Virtual Reality for health & safety training in the construction industry

 

Technology plays a big part in all of our day to day lives, at home and at work. Innovative developments can often make our lives easier, improve processes and improve health & safety aspects associated with certain tasks, activities and processes.

Technology, in the form of simulators have been used for many years now in training aviation pilots, but the use of simulating a work environment for most industries is not common place.

Research conducted into virtual training has revealed a rise in knowledge retention compared with traditional training methods. “Our findings show that trying a virtual reality experience of an aircraft water landing and evacuation results in excellent memory retention of passenger safety instructions, with no knowledge loss after one week,” says Professor Luca Chittaro, Director of the Human-Computer Interaction Lab of the University of Udine, Italy. “These results suggest a new approach to educating people about safety”. (http://www.redjamjar.net/2016/06/virtual-reality-safety-training/?ref=quuu)

3D Repo have recently been developing Virtual Reality (VR) simulation technology for the construction industry for Zero Harm Health & Safety Training (Further details available at: http://3drepo.org/3d-repo-develop-health-safety-virtual-reality-app-for-balfour-beatty-and-highways-england/)

The aim of this technology is to provide operatives with different perspectives of a situation so they are able to fully understand the implications of certain choices/actions borne from that situation, e.g. from the perspective of a ground worker and a plant operator thereby providing the trainee with an understanding of their actions as ground worker and how this would then be perceived as the plant operator.

Virtual reality (VR) technology is no longer just for gamers or techies interested in the next big thing. Decreasing costs, scalability and interest from researchers have moved VR onto the construction and health and safety radar.

The technology can be adapted to utilise BIM and create site specific scenarios. While this technology is not yet common place in the construction industry this type of development can only offer significant benefits to ensure staff training and competency in relation to site specific type of hazards and risks, and when applied to larger construction schemes where there is greater presence of plant, equipment and operatives onsite, this should significantly aid the reduction of incidents.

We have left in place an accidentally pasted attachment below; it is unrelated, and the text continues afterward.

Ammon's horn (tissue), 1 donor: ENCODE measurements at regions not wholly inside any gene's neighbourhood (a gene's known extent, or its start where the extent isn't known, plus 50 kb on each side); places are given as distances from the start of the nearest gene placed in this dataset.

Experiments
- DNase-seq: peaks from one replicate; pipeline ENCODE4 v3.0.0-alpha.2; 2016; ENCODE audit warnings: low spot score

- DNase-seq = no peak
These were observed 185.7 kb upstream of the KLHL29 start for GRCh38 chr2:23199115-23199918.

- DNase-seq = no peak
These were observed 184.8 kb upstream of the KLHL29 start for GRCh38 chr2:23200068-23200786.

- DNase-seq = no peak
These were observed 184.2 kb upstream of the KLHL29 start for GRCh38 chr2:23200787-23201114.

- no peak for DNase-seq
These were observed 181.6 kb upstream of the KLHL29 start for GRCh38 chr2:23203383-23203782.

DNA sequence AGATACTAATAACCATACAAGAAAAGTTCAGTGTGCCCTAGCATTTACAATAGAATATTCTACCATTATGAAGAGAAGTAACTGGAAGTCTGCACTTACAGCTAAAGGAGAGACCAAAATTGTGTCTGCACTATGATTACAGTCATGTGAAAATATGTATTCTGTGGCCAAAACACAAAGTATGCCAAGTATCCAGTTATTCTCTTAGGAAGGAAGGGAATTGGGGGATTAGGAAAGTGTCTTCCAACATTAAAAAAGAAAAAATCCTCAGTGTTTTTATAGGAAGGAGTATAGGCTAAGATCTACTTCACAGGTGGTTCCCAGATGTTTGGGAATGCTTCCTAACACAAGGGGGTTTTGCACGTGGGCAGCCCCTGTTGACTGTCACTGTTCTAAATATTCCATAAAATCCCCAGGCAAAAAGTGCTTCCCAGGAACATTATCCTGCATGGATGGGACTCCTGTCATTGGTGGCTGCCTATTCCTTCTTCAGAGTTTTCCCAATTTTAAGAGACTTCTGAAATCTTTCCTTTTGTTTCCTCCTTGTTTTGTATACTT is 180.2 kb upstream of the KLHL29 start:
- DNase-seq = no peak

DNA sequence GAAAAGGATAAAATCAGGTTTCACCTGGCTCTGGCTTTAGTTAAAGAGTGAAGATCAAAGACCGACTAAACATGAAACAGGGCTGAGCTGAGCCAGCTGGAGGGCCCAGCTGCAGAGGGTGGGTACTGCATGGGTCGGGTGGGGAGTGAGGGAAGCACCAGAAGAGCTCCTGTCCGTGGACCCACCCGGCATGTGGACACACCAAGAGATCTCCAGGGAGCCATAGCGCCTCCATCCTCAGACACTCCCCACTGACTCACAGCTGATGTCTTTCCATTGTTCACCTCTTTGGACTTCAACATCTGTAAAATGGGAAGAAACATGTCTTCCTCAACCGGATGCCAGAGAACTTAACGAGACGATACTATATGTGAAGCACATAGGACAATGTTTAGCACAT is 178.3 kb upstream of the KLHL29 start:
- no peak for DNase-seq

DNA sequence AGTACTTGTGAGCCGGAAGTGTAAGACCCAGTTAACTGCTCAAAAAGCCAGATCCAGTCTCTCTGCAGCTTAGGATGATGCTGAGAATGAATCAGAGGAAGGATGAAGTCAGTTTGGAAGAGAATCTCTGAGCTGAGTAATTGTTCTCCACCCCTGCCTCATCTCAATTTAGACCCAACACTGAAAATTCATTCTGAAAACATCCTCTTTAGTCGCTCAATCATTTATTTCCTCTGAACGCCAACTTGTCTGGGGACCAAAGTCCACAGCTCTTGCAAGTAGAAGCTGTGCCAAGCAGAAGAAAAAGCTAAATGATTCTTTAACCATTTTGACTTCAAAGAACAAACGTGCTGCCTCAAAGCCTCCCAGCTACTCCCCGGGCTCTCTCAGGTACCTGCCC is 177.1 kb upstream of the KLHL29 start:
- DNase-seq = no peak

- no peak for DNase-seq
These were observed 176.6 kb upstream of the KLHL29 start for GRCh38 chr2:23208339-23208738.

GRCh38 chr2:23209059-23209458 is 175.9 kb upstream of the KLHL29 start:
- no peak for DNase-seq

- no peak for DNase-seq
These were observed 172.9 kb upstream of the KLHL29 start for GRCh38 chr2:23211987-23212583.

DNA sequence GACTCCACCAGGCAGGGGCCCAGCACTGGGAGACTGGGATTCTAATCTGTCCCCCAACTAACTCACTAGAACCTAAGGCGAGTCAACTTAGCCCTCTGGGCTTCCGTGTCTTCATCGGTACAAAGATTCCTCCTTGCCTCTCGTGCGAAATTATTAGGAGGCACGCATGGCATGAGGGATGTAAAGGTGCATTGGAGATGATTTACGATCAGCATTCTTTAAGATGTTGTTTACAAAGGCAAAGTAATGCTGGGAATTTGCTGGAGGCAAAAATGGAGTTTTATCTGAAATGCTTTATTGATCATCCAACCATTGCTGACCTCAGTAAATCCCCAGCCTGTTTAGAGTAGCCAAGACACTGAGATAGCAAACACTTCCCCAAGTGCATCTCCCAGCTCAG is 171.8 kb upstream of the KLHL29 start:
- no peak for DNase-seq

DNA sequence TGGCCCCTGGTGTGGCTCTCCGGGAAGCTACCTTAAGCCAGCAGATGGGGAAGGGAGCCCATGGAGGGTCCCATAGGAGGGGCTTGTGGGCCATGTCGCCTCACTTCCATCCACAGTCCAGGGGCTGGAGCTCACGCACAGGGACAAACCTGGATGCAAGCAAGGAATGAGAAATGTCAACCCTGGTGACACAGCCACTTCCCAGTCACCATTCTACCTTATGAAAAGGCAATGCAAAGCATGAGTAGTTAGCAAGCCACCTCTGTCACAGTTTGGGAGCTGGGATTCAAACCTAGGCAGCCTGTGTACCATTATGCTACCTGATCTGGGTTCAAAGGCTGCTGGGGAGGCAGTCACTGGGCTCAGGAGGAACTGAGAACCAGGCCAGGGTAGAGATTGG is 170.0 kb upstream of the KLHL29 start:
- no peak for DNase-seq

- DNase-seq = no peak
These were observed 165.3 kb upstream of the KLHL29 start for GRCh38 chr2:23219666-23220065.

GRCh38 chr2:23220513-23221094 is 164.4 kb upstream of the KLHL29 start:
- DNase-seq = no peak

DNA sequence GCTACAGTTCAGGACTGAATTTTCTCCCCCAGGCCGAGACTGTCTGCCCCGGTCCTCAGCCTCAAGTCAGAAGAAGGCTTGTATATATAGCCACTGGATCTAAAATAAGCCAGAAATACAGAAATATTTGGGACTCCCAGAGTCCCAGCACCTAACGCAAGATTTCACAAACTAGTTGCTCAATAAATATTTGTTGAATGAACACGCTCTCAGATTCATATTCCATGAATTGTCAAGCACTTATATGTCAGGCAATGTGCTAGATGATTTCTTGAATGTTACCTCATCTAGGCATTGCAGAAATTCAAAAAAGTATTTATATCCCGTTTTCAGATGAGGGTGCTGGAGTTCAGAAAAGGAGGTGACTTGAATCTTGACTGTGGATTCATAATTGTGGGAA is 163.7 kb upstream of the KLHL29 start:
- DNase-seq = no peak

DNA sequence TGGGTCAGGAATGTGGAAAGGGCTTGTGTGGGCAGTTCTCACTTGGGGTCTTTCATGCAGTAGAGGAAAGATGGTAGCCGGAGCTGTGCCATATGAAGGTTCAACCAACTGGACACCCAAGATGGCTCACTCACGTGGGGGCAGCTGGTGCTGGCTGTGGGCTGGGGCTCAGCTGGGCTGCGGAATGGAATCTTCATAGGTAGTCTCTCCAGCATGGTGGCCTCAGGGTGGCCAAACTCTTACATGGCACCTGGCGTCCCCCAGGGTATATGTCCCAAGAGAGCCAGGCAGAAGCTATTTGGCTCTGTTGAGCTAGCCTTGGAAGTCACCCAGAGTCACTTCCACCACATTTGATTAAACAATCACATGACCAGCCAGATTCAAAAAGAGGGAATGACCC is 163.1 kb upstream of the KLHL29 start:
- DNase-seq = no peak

The immersive nature of virtual reality will enable employees to learn and practice new skills in a safe environment, making high-risk training achievable and cost-effective. Virtual reality gives learners the opportunity to see and experience new things with the freedom to fail, and ultimately succeed by learning from their mistakes in a safe environment. With that in mind, virtual reality could prove extremely useful for health and safety training, from working down mines to operating and operating cranes on a construction site, to nuclear power plants.

I look forward to seeing this type of training method being provided for construction operative competency, a step beyond touch screen scenarios which are currently utilised for competency testing, and even for site inductions.

Can you see any pitfalls to adopting virtual reality? We’d love to hear your thoughts on implementing virtual reality for health and safety training – get in touch.

By Wanda Curtis, health and safety consultant for Callidus Health & Safety - Leeds

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